Set in postwar Germany in 1946, Rachael Morgan (Keira Knightley) arrives in the ruins of Hamburg in the bitter winter, to be reunited with her husband Lewis (Jason Clarke), a British colonel charged with rebuilding the shattered city. But as they set off for their new home, Rachael is stunned to discover that Lewis has made an unexpected decision: They will be sharing the grand house with its previous owners, a German widower (Alexander Skarsgård) and his troubled daughter. In this charged atmosphere, enmity and grief give way to passion and betrayal.Written by
Fox Searchlight Pictures
Keira Knightly uses a body double for the nude scenes in the film. After giving birth to her daughter in May 2015, Kiera Knightley, who had been naked onscreen several times since she was 16, announced that she will no longer perform nude. She said that in the past she didn't mind exposing her breasts because "they're so small people really aren't that interested," but not any longer. "I have been comfortable earlier with more nudity than I am now. I have had a kid, I am in my 30s, I am very happy with my body," the actress revealed. "But I don't feel I need to get it out that much any more." She's added that she's fine if movies use body doubles, but she won't be stripping naked herself for any reason. See more »
It seems rather incredulous that British officers in an occupational army in a defeated country under military rule took their wives with them. Nor does it seem credulous that people could catch taxis and passenger trains to head for Hamburg to Switzerland to some mountain chalet. There were surely other priorities. Nice story, not very real. See more »
On HBO,after all the factory credits is a Spanish-voiceover credits screen showing the name of the movie as 'Viviendo con el Enemigo,' or 'Living with the Enemy.' See more »
For the film's Australian release, the distributor chose to make reductions to stronger sexual detail in two scenes in order to obtain an M classification. The uncut version of the film was later released with an MA15+ classification for a DVD/Video release. See more »
Interesting at times, but neither a powerful romance nor an impressive historical drama
This is a great example of how a film can try to juggle and blend two different genres, and despite never really getting either perfect, can still offer up interesting and engaging drama. As a result, The Aftermath is far from a perfect film, and its frustrating misfocus given the potential of its historical setting makes for an often underwhelming watch. However, it still has the elegance, dramatic intrigue and often even emotion to keep you engaged throughout, ultimately making for a thoroughly watchable, but not exceptional, film.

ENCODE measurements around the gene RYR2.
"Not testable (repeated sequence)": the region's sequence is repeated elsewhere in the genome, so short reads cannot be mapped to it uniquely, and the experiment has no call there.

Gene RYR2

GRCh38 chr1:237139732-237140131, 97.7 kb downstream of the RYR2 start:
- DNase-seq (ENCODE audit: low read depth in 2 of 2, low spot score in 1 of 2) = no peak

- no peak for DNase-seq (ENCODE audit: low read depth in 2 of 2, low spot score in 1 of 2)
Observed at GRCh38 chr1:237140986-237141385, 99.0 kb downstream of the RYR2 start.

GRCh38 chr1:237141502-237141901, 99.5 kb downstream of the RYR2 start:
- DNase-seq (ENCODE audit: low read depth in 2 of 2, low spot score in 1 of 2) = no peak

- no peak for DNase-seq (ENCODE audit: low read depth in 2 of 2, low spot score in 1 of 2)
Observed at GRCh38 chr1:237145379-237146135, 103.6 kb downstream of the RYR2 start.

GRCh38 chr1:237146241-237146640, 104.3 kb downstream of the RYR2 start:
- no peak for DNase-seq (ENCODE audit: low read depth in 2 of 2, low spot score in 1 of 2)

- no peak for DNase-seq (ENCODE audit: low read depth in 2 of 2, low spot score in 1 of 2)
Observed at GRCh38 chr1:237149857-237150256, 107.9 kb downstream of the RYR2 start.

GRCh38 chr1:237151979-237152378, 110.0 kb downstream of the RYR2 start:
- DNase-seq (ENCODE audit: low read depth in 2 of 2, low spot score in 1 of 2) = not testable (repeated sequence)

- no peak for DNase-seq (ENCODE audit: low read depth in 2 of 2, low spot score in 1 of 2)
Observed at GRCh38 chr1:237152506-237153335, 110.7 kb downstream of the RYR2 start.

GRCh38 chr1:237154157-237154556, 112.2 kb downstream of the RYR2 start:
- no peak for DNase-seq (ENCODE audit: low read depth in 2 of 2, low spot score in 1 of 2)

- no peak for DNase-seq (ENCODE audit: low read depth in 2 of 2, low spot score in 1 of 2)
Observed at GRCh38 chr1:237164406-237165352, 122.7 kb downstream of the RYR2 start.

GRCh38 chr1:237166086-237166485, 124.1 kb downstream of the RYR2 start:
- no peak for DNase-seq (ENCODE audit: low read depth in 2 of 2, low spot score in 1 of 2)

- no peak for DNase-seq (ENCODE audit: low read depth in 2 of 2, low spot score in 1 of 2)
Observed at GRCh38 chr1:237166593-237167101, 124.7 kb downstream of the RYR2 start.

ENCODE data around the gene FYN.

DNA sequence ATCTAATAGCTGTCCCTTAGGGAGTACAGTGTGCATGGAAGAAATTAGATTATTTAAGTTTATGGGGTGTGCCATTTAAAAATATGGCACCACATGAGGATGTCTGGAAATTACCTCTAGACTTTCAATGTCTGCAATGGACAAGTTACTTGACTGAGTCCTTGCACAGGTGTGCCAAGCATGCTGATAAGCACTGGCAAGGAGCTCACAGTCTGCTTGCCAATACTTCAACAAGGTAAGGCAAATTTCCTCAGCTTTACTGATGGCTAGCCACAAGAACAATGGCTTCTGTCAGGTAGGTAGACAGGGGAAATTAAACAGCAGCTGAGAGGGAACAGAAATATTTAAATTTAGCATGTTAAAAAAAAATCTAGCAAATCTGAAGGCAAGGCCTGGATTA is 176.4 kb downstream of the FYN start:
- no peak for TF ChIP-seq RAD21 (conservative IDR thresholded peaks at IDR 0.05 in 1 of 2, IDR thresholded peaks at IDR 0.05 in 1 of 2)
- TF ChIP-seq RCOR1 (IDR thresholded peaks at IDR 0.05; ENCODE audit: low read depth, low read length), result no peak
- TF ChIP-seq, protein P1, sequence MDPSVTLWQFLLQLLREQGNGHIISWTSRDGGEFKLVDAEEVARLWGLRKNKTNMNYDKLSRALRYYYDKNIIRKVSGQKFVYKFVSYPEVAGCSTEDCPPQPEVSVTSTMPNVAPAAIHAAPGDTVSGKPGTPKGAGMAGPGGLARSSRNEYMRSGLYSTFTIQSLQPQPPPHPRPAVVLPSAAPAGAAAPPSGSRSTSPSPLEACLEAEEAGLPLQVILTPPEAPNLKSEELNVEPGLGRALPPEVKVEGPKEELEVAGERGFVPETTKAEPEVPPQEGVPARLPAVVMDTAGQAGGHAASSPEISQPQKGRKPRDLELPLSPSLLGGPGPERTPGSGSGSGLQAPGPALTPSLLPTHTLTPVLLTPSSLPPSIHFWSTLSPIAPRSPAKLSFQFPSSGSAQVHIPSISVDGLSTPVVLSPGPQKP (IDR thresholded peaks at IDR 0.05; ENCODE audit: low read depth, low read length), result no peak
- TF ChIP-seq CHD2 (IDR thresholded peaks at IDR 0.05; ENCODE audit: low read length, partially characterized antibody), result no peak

So, the two ideas and genres that the film attempts to balance and bring together are romantic drama and pure history, and it's the historical side that I'd like to start off with, because while the film features some fascinating historical themes, it also fails to capitalise on the genuinely enthralling potential of its setting.
Set in the immediate aftermath of the Second World War, the film centres on the relations and tensions between the British occupiers and local German citizens, with emotions and suspicion still running high following six years of all-out war. In that, the film looks at both the continuing negative feelings between both peoples, brought to life early on by Keira Knightley, as well as the idea that, with the war over, there is no need for recriminations in the face of a rebuilding project for the better of all, which we see in Jason Clarke's character early on.
Now, while the movie does occasionally hit those beats in a little too on-the-nose (especially when compared with how the same ideas are presented in the brilliant Land Of Mine), it's not quite as clear-cut as you may expect. Subverting expectations by reversing the stereotypical roles and seeing the patriarch hold more sympathy to the Germans, with his wife holding onto more antagonistic feelings following the war, The Aftermath does offer up some genuinely intriguing historical discourse, which builds to fascinating and often even palpably tense heights towards the end of the first act.
However, the biggest disappointment about this film is that it doesn't follow through. Despite a strong start from the historical point of view, its second and third acts don't offer all that much more on the same plain, with focus shifting abruptly to a romance that, while perfectly pleasant and enjoyable, just doesn't have the depth or intrigue to prove really impressive.
Of course, that's not to say that the entire historical context goes out the window, and the romance that develops still focuses on the idea of relationships crossing political lines - similarly looked at in films like Suite Française. However, it's far closer to a generic period romance, rather than one that blends historical themes in to further what was developed earlier on.
As a result, the film grinds to a little bit of underwhelming halt as it edges towards a rather predictable finale. It's not a boring watch, and with strong performances from Keira Knightley, Jason Clarke and Alexander Skarsgård, there is still intrigue and entertainment to find, but it all feels a rather frustrating and disappointing approach given the potential of the opening act's historical focus.
If you're looking for a nice romantic drama, this film can prove an enjoyable watch, but you'll have to wait quite a while for the romance to start in earnest. On the flipside, if you're looking for a historical drama that depicts the aftermath of the Second World War (as I was), the film starts off in strong fashion, but its move towards romance later on will likely leave you disappointed.
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